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Brown dwarf star wracked by most violent weather seen on another world

Brown dwarf: Over a period of several hours, the star exhibited the largest brightness variations ever seen on a cool brown dwarf.

Scientists think climate patterns on brown dwarfs are similar to those on giant planets, so studying this super squall could help illuminate weather on alien planets.

Art by Jon Lomberg

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A small, dim star appears to be wracked by a mega storm more violent than any weather yet seen on another world, astronomers announced.

The star, called a brown dwarf, is more massive than a giant planet but much lighter than most stars. Over a period of several hours, the star exhibited the largest brightness variations ever seen on a cool brown dwarf.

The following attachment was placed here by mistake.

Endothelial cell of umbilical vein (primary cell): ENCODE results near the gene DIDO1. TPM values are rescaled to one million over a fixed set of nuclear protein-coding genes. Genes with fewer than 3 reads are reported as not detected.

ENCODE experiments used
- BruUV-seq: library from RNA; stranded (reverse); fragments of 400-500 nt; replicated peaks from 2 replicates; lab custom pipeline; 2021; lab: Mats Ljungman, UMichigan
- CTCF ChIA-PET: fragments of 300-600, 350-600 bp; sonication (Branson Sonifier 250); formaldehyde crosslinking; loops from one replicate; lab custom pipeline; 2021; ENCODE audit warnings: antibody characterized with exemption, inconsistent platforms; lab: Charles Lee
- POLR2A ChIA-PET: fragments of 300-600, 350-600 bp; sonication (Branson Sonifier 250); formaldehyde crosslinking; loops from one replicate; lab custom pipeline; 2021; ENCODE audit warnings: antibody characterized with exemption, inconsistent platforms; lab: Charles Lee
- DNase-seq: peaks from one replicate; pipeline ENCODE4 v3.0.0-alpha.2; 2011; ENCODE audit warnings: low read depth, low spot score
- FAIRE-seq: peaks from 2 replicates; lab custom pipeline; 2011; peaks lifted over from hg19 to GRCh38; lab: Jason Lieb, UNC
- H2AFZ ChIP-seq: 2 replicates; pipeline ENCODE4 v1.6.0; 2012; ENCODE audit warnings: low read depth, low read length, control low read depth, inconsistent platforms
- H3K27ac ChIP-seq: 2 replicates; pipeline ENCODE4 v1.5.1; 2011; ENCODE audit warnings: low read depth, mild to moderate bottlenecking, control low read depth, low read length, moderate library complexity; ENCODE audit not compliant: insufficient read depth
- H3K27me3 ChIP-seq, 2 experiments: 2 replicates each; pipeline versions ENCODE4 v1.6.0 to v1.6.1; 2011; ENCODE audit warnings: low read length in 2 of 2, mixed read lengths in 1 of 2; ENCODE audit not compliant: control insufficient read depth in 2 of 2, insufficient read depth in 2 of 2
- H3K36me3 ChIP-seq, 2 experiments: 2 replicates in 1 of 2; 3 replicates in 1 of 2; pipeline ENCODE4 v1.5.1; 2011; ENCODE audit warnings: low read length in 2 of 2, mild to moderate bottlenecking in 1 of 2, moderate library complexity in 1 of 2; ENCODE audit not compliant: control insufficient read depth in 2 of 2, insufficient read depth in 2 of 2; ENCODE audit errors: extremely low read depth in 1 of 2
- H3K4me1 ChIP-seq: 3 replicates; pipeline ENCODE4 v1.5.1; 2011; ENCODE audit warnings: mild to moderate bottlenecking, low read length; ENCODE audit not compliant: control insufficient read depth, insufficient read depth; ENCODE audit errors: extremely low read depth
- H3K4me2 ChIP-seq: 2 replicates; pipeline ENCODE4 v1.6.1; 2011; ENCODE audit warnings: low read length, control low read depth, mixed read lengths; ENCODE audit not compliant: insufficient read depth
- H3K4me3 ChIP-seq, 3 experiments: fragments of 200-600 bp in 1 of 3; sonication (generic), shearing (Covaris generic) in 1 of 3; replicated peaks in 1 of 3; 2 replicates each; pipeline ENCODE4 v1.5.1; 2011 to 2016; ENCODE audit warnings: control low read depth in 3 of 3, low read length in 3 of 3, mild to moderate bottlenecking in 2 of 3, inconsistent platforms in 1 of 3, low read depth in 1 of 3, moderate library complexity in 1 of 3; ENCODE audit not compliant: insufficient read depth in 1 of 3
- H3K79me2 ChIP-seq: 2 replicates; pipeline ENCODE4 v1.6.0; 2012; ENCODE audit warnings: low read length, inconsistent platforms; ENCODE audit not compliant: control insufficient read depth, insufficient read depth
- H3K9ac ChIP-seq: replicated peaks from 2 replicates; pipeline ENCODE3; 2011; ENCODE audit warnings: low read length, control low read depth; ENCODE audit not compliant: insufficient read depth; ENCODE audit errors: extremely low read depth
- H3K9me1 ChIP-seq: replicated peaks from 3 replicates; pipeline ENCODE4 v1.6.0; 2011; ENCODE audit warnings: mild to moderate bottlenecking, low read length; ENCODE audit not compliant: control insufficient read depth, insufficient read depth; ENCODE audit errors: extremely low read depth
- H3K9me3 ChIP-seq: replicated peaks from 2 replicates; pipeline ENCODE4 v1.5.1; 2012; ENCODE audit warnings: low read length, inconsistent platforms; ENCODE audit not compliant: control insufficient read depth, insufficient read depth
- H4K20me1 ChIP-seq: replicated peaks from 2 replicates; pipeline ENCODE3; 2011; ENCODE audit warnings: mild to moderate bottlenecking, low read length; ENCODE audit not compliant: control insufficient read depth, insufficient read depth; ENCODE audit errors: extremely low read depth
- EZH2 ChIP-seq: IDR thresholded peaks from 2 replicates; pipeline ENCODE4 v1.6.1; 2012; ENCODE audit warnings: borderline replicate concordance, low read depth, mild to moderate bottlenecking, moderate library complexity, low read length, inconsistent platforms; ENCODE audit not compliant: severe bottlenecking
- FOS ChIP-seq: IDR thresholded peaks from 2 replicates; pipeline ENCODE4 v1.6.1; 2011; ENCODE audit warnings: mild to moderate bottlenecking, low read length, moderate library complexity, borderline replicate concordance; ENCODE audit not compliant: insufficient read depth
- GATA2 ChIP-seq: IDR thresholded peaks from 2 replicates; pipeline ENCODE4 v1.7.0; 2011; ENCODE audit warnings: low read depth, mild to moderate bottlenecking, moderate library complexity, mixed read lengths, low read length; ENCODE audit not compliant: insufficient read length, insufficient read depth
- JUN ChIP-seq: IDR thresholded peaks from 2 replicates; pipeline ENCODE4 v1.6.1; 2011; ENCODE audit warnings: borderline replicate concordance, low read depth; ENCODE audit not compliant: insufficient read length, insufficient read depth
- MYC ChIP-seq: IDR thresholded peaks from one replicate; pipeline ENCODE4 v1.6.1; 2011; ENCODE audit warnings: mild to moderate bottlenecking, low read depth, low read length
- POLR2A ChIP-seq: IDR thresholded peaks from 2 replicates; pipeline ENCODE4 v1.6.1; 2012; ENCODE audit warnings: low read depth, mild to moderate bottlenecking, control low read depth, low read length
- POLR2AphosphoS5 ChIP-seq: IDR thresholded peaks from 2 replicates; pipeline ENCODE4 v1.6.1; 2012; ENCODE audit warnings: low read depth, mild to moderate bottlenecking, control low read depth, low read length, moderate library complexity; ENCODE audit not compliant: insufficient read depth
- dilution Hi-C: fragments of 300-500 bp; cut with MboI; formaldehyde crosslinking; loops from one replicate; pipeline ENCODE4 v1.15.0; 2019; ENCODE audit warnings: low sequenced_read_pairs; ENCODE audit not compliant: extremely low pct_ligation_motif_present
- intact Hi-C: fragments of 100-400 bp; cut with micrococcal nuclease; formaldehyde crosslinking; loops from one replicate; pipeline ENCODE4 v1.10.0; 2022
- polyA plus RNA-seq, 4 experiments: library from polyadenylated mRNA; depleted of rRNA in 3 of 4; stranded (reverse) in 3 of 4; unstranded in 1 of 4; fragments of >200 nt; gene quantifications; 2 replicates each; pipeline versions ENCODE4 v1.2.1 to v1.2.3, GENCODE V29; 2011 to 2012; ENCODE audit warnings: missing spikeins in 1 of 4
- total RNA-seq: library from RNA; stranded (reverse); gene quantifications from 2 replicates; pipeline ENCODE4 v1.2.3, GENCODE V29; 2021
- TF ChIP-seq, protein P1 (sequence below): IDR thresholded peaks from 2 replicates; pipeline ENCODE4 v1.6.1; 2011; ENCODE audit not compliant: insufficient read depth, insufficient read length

"We found that our target's brightness changed by a whopping 30 percent in just under eight hours," graduate student Jacqueline Radigan of the University of Toronto said in a statement. "The best explanation is that brighter and darker patches of its atmosphere are coming into our view as the brown dwarf spins on its axis." [Illustration of the storm-wracked brown dwarf]

Radigan will present a paper on the findings this week at the Extreme Solar Systems II conference in Jackson Hole, Wyoming.

Scientists think climate patterns on brown dwarfs are similar to those on giant planets, so studying this super squall could help illuminate weather on alien planets. Clouds on giant planets and brown dwarfs are thought to form when tiny dust grains, made of silicates and metals, condense.

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